Halloween, a festival that has its origins in ancient pagan practices, has been embraced and reinvented across cultures and continents. If you’re planning to move internationally with John Mason International Movers, or if you’re just curious, here’s a glimpse into how Halloween is celebrated around the globe.
1. USA & Canada: Trick-or-Treat! In North America, Halloween is a major event. Children, dressed in a variety of costumes, go from house to house, asking “Trick or Treat?”. Homes are adorned with pumpkins, spiders, and eerie decorations. Families gather to carve pumpkins into ‘Jack-O’-Lanterns’ and haunted house tours become popular attractions.
2. Mexico: Day of the Dead (Día de los Muertos) While not strictly Halloween, the Day of the Dead is a unique Mexican celebration that honors deceased loved ones. From October 31 to November 2, families create vibrant altars decorated with photographs, candles, and marigolds. Sugar skulls and Pan de Muerto (a sweet bread) are also integral to the festivities.
3. Ireland: The Birthplace of Halloween Samhain, an ancient Celtic festival, is considered the predecessor of Halloween. Today, Ireland celebrates with bonfires, games, and traditional foods. One popular game involves searching for a ring hidden inside a fruitcake known as barmbrack – finding it is believed to bring marriage within a year.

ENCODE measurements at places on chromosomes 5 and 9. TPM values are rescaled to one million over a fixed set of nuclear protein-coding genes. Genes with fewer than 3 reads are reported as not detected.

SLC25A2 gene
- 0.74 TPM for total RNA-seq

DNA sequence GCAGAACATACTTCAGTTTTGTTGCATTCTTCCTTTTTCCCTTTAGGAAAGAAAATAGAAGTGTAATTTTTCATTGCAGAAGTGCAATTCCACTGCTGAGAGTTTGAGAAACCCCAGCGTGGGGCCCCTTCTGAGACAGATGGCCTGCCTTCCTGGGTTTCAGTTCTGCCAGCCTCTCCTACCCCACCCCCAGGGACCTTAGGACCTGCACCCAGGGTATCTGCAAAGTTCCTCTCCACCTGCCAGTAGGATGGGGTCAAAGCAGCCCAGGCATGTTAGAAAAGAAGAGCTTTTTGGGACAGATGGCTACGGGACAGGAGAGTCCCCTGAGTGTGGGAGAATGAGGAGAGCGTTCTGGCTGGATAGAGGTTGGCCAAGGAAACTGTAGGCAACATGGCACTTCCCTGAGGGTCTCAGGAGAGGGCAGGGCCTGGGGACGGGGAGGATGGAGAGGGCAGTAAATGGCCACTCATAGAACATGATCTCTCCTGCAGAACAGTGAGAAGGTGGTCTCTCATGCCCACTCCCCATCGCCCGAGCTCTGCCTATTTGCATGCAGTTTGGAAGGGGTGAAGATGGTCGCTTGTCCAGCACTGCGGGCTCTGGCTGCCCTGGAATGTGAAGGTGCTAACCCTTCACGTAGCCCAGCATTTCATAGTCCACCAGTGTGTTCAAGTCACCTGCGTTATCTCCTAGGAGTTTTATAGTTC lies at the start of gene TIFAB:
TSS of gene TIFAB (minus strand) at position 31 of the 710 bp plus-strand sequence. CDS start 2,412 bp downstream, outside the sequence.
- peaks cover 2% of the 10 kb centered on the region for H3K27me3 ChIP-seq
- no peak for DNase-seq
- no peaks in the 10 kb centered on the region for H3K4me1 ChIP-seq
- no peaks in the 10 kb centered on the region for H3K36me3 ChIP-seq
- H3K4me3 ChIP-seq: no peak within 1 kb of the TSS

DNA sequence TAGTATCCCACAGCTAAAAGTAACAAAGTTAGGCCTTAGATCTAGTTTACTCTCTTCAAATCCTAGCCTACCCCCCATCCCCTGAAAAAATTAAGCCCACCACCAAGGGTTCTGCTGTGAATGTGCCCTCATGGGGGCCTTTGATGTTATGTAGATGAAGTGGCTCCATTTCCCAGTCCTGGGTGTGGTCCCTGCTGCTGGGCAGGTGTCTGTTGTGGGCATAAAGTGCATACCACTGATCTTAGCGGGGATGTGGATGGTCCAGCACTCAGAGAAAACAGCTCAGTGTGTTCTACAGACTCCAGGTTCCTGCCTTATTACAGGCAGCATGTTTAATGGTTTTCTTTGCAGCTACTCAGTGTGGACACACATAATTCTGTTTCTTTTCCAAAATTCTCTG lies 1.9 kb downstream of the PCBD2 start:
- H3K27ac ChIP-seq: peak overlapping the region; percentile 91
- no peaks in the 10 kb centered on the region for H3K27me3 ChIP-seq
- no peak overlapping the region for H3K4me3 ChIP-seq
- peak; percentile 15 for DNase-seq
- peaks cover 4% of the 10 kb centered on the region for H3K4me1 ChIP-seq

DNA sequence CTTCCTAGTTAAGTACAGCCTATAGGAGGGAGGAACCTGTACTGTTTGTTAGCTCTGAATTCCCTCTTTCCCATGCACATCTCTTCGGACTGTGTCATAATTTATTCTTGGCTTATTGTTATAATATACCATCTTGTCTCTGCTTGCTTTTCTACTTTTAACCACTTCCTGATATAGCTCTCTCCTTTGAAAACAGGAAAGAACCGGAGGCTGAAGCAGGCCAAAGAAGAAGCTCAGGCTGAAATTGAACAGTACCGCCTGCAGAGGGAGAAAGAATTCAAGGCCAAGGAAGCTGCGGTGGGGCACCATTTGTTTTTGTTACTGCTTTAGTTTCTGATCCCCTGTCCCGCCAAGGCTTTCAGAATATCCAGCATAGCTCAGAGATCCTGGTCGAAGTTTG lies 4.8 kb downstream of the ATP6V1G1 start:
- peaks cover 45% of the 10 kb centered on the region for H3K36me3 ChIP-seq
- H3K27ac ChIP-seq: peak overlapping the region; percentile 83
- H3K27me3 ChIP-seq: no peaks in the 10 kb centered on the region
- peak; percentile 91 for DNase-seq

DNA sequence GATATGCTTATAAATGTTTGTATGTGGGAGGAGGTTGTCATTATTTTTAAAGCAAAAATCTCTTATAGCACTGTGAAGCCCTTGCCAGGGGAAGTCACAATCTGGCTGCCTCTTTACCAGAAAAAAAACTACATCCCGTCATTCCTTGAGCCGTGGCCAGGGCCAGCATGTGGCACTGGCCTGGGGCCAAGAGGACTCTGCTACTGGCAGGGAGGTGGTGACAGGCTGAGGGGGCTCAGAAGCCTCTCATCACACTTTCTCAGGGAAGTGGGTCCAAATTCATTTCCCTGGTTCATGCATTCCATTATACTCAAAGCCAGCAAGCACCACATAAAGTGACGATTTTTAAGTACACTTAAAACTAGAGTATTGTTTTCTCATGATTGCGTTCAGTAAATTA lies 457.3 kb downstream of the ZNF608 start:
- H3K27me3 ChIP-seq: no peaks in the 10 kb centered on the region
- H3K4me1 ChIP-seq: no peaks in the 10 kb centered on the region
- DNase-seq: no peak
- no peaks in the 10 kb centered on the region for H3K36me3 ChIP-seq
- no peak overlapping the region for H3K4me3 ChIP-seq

4. Japan: Kawasaki Halloween Parade Japan doesn’t traditionally celebrate Halloween, but the Western influence has led to the rise of the Kawasaki Halloween Parade. Thousands dress up in intricate costumes and take to the streets of Kawasaki, making it one of the largest Halloween parades globally.
5. Romania: Dracula’s Home in Transylvania The legend of Dracula draws many to Romania around Halloween. Bran Castle, often referred to as Dracula’s Castle, hosts a night-time tour, regaling the tales of Vlad the Impaler, the infamous figure who inspired the Dracula legend.
6. Italy: All Saints’ and All Souls’ Day While Halloween isn’t a traditional holiday, Italians celebrate All Saints’ Day on November 1st and All Souls’ Day on November 2nd. Families leave flowers on the graves of deceased relatives and children receive gifts from their ancestors.
7. Philippines: Pangangaluluwa A tradition reminiscent of trick-or-treating, children go door to door, singing and asking for prayers for souls stuck in purgatory. Recently, more Western Halloween traditions, like costume parties, are becoming popular.
Embracing the Global Spirit
At John Mason International Movers, we understand that moving internationally isn’t just about transporting belongings—it’s about integrating into a new culture. As Halloween shows, there are myriad ways traditions evolve and are celebrated across countries.
So, whether you’re moving to a country with deep-rooted Halloween traditions or to one where it’s just catching on, there’s always an opportunity to partake in the celebrations and make it your own.
Curious about other global festivities and how to adapt to them in your new home? Stay tuned to our blog for more insights on global traditions and moving tips. Happy Halloween and safe travels wherever your journey takes you!